Monthly Archives: April 2024

Context Parameters for Best Use of Recency Metric

Jim answers questions from fellow Drillers

Topic Overview

Hi again folks, Jim Novo here.

Time to take a look at some basic strategy framework ideas in a customer retention program. You have to know where you are first before you can decide what actions to take, and this initial analysis will prompt ideas for action. Trust me, finding out specifically what is happening in an actionable way is the most critical step to the design and execution of a customer retention program. Not doing this is why so many of the programs fail. Ready, Driller? Let’s do it.

Q:  I’m reading some of your information you have on your web site, regarding Recency / Frequency.  I’m curious about the statement that Recency is the number one most powerful predictor of future behavior – if you did some thing recently you’re more likely to do it again.  

A:  Yes.  Funny thing about web sites, it’s hard to control what sequence people read things in.  From the questions below, I believe I have failed to introduce you to the Recency metric in the right context.  Shame on me!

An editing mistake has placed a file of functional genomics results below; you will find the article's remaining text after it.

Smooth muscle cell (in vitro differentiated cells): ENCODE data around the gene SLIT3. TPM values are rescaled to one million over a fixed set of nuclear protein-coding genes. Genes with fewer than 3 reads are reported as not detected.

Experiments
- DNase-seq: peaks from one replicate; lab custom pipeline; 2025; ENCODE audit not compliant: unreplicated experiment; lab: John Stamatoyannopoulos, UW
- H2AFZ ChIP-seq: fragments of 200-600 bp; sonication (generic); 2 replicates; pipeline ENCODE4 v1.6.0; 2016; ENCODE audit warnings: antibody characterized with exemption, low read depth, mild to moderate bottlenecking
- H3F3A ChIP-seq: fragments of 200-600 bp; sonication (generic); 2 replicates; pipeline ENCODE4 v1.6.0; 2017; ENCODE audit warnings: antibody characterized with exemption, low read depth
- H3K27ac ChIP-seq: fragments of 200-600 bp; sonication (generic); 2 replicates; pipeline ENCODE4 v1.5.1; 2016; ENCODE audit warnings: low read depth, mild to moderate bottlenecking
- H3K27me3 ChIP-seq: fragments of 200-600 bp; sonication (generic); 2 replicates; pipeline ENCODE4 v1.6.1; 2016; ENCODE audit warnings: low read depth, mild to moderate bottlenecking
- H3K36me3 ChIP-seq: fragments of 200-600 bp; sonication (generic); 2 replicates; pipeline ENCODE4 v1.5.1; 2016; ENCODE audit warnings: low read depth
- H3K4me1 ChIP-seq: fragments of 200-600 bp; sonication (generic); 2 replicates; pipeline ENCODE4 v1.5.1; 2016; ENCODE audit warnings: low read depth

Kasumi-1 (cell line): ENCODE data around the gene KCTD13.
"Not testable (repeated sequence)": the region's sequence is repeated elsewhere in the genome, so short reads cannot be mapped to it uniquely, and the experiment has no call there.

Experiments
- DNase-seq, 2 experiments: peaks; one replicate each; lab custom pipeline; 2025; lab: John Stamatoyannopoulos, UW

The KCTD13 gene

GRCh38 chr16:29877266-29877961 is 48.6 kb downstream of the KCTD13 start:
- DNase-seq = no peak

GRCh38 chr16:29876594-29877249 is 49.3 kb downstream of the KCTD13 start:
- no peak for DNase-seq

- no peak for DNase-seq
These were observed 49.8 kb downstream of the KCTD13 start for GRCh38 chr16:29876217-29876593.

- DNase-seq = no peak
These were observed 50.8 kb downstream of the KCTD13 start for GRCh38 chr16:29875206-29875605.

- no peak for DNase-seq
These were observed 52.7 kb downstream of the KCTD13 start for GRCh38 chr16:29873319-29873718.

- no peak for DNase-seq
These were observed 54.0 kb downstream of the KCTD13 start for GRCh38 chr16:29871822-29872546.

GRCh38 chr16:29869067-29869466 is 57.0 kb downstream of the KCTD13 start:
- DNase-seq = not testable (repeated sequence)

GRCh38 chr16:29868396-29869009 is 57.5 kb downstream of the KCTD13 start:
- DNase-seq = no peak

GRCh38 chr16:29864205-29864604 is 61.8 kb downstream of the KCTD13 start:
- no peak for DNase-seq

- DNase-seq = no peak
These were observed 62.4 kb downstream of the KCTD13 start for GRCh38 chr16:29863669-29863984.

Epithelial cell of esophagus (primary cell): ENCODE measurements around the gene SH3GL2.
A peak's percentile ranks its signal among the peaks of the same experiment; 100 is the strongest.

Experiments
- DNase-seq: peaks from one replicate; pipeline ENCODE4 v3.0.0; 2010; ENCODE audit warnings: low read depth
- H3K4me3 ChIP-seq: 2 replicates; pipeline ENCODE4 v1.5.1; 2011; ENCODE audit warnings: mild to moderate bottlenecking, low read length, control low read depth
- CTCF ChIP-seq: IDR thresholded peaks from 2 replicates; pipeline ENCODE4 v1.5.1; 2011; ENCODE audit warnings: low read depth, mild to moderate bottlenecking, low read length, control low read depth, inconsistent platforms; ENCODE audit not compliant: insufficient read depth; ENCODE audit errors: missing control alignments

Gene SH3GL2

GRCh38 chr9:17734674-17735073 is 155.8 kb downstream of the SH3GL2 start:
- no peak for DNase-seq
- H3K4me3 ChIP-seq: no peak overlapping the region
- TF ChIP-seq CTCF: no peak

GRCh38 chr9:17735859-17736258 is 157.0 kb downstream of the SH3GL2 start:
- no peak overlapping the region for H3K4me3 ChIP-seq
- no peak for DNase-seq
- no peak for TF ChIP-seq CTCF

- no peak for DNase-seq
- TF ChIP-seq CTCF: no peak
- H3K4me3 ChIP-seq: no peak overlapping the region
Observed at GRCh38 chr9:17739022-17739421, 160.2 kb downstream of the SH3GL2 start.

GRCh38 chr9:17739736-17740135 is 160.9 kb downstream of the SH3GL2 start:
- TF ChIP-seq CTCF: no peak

Q:  With regards to purchases, how is this so?  I can think of numerous instances where this might not be true.  In fact, I would guess that price of purchase would be a more likely indicator of whether or not someone would purchase again.  If I’m running Best Buy, and someone comes and buys a washer / dryer, I would not expect they’d be buying another one anytime soon.  Ditto furniture, cars, travel bookings, etc.

A:  Two important “context” issues surrounding Recency.  First, Recency is a “relative” metric, it doesn’t exist by itself, but “relative” to other data points.  In the case of customers, Recency and the “likelihood” is a relative comparison of two customers, two customer segments, or a customer versus the average customer, for example.  So for a washer / dryer purchase, looking at the customer in question, Recency answers the question, “how likely is this person to purchase relative to another customer”.  It’s a scoring system, a ranking of likelihoods to (in this case) buy, or visit, or download, or whatever.

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